Windows 2000 clients use the following version of Simple Network Time Protocol (SNTP):
http://www.ietf.org/rfc/rfc1769.txt?number=1769
Time synchronization uses Universal Time Coordinate (UTC) which is time zone independent. A computer determines its time source by following a complex algorithm involving sites, domains, PDC FSMO, and Reliable Time Servers. The time service is controlled by using the net time command. The act of joining a domain enables the Windows 2000 Time service so that it automatically starts at boot. When communicating with Windows 2000 computers, time packets are secured with a signed hash of the time information. Security is based on the Windows NT secure channel and signature key is determined by the machine account of the client.

Question

What encryption types does Windows 2000 support?

Answer

Windows 2000 supports the following encryption types:

RC4-HMAC

DES-CBC-CRC

DES-CBC-MD5

Kerberos Encryption Key Lengths:
Collapse this tableExpand this table
AuthenticationSigningPrivacy
RC4-HMAC12812856 (128 w/ the High Encryption Pack installed
DES-CBC-CRC565656
DES-CBC-MD5565656

Question

How do I find out what Kerberos tickets I have?

Answer

The Kerberos tickets are kept in ticket cache by the LSA, and the cache is destroyed when the user logs out. Only the logged on user has access to the tickets in the cache. The Resource Kit utilities Klist.exe or Kerbtray.exe can be used to examine the tickets in the cache.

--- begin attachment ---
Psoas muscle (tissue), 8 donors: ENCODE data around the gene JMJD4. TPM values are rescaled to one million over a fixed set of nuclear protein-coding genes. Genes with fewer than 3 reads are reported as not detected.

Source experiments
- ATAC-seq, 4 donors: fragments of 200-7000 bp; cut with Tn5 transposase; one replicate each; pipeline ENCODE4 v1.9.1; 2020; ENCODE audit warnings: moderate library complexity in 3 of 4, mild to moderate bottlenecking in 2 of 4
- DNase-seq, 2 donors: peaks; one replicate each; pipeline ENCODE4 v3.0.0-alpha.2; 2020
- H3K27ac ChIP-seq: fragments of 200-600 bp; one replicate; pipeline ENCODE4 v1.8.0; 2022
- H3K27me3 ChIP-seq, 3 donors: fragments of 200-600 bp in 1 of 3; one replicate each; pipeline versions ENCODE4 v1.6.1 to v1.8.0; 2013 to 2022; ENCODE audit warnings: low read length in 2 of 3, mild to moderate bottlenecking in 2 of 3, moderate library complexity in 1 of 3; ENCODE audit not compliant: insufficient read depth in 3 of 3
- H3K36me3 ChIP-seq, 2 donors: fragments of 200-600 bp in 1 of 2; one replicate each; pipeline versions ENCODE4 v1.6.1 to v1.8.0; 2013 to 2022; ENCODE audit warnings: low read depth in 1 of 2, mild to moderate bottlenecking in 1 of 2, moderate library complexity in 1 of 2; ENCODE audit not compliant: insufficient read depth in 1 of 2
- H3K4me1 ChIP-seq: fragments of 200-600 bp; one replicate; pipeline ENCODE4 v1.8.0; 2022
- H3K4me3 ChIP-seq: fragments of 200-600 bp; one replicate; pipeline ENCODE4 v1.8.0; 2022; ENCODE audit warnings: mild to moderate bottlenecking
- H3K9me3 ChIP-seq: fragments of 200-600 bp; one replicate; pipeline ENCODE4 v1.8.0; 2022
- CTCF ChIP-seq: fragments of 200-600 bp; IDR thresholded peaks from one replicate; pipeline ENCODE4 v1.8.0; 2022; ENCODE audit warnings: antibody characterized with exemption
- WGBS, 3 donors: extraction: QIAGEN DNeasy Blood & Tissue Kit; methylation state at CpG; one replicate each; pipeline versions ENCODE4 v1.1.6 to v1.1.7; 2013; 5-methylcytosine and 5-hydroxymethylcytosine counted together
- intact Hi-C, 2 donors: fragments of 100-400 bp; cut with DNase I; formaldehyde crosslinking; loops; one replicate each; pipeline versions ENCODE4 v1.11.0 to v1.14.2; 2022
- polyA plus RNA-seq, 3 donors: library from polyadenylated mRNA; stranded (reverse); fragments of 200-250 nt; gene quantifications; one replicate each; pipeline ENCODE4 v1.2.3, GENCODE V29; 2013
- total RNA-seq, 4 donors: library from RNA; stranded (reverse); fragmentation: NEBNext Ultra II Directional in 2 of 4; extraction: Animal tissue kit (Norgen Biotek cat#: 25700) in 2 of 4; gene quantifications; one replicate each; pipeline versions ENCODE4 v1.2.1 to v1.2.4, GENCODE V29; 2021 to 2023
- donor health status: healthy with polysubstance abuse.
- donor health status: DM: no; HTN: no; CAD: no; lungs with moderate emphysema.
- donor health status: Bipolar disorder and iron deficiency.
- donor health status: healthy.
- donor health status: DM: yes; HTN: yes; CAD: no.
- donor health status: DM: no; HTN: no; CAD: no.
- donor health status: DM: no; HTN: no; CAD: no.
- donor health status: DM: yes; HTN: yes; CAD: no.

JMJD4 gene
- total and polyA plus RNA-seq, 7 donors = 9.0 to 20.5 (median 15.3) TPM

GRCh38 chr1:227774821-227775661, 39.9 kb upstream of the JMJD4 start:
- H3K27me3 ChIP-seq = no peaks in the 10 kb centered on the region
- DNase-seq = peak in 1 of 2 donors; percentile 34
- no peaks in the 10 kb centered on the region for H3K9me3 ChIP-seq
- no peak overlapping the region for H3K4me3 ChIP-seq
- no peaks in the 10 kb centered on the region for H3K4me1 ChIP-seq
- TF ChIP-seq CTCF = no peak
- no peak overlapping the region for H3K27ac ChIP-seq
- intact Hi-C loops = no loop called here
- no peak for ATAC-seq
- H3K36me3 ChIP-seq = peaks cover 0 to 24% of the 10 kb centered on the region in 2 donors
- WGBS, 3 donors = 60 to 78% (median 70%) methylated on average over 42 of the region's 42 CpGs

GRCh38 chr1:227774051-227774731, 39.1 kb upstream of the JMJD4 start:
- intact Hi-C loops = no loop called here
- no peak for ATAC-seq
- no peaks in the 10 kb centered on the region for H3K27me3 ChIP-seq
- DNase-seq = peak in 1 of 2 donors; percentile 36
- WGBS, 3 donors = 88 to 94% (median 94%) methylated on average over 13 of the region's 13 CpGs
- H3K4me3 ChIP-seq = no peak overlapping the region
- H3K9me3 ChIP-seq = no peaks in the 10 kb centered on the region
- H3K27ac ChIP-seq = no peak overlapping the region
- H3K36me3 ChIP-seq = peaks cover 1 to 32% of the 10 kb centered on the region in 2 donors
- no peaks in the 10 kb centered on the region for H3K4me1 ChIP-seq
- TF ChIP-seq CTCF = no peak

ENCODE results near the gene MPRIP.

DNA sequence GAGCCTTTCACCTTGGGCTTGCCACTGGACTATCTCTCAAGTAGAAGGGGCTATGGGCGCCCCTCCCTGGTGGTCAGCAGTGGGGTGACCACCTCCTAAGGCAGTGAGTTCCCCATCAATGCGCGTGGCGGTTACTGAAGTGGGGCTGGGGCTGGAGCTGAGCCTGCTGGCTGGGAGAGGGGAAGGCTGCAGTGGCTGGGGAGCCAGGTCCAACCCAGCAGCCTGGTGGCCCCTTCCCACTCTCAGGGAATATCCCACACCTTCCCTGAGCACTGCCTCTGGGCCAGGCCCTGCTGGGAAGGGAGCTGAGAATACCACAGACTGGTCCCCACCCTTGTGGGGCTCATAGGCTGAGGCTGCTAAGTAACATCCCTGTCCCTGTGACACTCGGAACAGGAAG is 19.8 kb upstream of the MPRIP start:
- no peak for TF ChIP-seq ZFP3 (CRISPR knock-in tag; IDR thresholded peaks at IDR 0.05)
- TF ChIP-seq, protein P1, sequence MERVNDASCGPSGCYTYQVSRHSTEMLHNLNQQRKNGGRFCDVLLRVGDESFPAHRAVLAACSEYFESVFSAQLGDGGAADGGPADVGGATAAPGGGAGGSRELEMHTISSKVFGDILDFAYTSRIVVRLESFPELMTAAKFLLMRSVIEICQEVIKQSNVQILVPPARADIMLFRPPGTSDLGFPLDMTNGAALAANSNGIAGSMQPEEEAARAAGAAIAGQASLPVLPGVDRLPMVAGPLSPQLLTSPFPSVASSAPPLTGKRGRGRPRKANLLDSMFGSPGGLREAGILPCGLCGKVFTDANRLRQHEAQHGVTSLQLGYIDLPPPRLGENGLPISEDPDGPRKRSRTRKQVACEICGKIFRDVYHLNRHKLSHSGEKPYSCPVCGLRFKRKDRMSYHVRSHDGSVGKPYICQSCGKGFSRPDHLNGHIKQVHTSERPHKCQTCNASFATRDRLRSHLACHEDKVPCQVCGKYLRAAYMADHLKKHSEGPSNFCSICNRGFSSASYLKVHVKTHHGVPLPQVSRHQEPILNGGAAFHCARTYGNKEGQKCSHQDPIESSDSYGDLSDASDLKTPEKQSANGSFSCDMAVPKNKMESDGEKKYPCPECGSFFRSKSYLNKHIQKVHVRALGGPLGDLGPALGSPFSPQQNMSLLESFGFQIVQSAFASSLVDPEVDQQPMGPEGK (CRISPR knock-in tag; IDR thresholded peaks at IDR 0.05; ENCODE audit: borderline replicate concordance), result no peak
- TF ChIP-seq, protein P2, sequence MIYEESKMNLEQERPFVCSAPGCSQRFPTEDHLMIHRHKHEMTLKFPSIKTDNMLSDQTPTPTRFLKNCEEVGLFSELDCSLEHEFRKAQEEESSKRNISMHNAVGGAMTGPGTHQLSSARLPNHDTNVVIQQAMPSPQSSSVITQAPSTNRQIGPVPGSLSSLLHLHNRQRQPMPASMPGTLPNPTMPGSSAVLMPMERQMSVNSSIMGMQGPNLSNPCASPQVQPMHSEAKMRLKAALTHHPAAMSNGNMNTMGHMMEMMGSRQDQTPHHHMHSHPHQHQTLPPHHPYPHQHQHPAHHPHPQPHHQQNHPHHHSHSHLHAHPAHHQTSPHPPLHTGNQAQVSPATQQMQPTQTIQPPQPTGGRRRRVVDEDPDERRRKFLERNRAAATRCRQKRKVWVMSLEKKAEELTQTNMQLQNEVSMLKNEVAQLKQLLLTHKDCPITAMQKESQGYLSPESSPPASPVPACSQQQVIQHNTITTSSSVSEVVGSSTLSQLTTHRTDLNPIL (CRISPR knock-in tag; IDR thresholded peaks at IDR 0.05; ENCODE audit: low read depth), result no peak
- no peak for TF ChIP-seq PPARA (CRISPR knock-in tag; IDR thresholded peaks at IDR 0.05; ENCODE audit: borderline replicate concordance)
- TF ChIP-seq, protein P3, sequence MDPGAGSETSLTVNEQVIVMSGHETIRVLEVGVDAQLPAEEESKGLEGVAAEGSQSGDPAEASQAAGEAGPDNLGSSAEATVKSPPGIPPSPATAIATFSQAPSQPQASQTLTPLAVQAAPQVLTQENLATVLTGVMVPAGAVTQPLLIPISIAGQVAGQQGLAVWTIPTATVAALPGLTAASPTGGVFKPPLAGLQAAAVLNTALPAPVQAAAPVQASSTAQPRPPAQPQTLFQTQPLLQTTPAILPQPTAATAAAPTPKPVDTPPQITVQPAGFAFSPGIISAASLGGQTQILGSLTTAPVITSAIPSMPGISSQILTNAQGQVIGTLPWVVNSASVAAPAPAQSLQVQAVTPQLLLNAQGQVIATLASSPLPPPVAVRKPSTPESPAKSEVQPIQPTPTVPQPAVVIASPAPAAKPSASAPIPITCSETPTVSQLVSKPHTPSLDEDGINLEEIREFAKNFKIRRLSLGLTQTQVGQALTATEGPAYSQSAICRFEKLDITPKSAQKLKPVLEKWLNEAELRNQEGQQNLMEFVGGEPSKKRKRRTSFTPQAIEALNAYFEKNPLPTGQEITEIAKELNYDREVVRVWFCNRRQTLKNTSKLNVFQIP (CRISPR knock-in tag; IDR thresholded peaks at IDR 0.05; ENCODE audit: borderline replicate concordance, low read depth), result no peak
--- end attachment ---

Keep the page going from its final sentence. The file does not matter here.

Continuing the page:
Question

Does Windows 2000 support Pkinit?

Answer

Windows 2000 Kerberos provides an implementation of Pkinit draft version 9. The specific use of Pkinit in Windows 2000 is constrained to supporting SmartCard logon. Pkinit has not been tested with other implementations since the release of Windows 2000.

Question

What are the default ticket lifetimes?

Answer

The default ticket lifetimes are controlled at the domain level by using domain policy. The defaults are:
  • MaxServiceTicketAge: 10 hours
  • MaxTicketAge: 10 hours
  • MaxRenewAge: 7 days
  • MaxClockSkew: 5 minutes

Question

What does Enforce Logon Restrictions mean?

Answer

There is a setting for the Kerberos policy called Enforce Logon Restrictions. With this setting enabled, every time a user uses a ticket-granting-ticket (TGT) to request a ticket, the account is checked to see if it is still valid. That would prevent a disabled account from obtaining new session tickets.